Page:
If you or a family member wears hearing aids, or if you've ever considered getting them, you're probably aware of how expensive they are. Fortunately, thanks to a new rule from the U.S. Food and Drug Administration, which allows hearing aids to be sold over the counter, those prices are about to drop.
In this article, I'll take a close look at how this change will affect hearing aid prices, how the process for buying hearing aids will change and why money expert Clark Howard considers this a huge win for consumers.
Hearing Aids Will Become More Affordable
Hearing aid prices in the United States have always been ridiculously high. In fact, while hearing aids may cost as little as $200 per pair elsewhere in the world, we've had a completely different system here that led to our high prices: around $2,691 per pair on average — and usually not covered by health insurance.
However, on August 16, 2022, the FDA finally cleared the way for over-the-counter sales of hearing aids.
Clark says that he's been excited about this for a while because these new rules for hearing aids were supposed to go into effect two years ago. But there was a stall in writing the regulations, and no one was sure exactly when it would actually happen. Now, we know it's going to happen this fall.
With this new FDA rule, many sellers of electronics in the United States are going to be able to sell high-quality hearing aids at a fraction of their current costs. This is a great opportunity for individuals who are looking to replace their hearing aids as well as individuals who have never had the opportunity to try hearing aids because of the high prices.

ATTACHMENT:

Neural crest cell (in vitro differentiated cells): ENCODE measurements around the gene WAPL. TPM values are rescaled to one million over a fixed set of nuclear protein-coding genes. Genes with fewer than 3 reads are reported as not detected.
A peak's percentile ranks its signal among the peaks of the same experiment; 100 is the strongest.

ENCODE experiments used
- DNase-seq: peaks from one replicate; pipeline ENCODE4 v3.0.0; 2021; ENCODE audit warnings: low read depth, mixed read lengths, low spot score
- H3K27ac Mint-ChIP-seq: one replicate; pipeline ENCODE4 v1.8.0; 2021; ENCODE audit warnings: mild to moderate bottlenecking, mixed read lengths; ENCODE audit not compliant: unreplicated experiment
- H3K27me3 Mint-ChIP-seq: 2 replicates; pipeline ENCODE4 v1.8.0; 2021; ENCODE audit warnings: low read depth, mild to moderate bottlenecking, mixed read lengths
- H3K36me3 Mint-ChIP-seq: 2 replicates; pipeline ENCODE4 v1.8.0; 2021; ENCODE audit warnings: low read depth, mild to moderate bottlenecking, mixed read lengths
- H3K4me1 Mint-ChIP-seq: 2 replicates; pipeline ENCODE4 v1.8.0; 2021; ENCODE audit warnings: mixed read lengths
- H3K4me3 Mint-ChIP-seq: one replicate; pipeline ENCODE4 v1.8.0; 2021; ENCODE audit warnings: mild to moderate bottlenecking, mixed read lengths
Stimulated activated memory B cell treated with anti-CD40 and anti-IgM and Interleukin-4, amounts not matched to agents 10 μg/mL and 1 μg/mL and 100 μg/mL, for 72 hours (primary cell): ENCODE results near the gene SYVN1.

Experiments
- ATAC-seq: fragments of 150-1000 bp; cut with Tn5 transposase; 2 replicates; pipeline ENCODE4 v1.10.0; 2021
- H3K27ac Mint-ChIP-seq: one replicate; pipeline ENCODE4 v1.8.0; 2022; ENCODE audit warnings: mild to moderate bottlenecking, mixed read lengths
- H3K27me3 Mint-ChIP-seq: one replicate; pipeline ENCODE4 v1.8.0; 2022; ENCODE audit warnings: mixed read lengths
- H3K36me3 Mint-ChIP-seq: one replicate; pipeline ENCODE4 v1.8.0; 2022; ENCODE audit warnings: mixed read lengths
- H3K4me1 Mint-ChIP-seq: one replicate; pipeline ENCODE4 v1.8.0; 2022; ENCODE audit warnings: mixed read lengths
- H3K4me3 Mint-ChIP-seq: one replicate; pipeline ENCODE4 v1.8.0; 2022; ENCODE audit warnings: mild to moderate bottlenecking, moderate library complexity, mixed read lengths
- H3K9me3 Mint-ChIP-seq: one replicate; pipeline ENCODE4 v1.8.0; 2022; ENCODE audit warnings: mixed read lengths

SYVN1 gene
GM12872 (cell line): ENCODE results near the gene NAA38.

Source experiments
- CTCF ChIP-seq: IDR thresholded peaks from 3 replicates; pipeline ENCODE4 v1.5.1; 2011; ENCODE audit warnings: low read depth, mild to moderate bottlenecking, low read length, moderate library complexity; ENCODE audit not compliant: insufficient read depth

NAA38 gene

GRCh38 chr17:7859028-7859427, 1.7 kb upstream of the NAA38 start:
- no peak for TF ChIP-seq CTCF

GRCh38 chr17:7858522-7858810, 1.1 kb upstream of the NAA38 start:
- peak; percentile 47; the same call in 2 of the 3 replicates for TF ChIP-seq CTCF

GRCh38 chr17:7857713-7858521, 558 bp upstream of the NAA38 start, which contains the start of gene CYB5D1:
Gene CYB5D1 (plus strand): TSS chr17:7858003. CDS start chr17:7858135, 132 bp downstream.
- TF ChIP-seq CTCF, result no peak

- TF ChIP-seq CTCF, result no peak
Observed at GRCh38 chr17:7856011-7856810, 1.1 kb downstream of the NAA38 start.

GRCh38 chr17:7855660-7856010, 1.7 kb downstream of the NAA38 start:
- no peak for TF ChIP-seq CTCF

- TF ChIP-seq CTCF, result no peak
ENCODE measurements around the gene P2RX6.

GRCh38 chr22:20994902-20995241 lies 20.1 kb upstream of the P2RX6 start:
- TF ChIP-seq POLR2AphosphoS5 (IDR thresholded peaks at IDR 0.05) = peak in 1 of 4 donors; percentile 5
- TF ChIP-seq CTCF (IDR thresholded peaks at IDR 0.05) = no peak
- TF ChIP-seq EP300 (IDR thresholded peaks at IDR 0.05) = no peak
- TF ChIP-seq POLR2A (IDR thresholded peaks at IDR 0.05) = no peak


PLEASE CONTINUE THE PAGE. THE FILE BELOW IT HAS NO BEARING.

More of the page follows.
You can expect to start seeing affordable hearing aid options available over the counter as soon as October.
How To Shop for Hearing Aids Now
Now that you’re going to start seeing more affordable options for hearing aids, it may be difficult to decide which ones you should purchase. This is one of the only downfalls of this new ruling.
While it’s going to be great to see lower prices on quality hearing aids, it’s important that you still make sure you’re getting what you need.
You'll no longer have to visit a doctor and get a prescription to purchase hearing aids, but you should still have a professional check out your hearing. Only a professional is able to diagnose the root of your hearing loss and make sure that you don't have a condition that's could lead to full deafness.
Clark notes that the old system in the U.S. forced consumers to buy hearing aids at prices that were massively marked up; then you got the services of a hearing professional for "free." Now, you'll pay for that the same way you would for any other professional service.
Once you know what you need from a hearing aid and have a clear picture of your hearing health, you’ll be able to purchase replacements at a fraction of current costs.
This news is worth celebrating! As hearing aids become available to sell over the counter, you can expect to see great, affordable options hitting the shelves from major electronics sellers as soon as October.
In addition to more options and easier access to hearing aids, you can expect to see the prices of hearing aids drop drastically. Clark predicts that, instead of marked-up prices from prescription retailers, competitive pricing will follow the increase in supply.
Of course, as with anything health-related, hearing aids aren't something you should shop for based on price alone. Instead, be sure to consult with a healthcare professional to determine what you should look for in a hearing aid as well as how to best combat your hearing loss.
If you’re shopping for a replacement hearing aid or thinking about trying out hearing aids for the first time, my advice is to wait until this new ruling goes into effect in October. You may be able to save yourself hundreds or even thousands of dollars.
However, if you are shopping for the most affordable hearing aids in the meantime, check out our roundup of the six best places to buy a hearing aid as well as five things to know before you buy a hearing aid from Costco.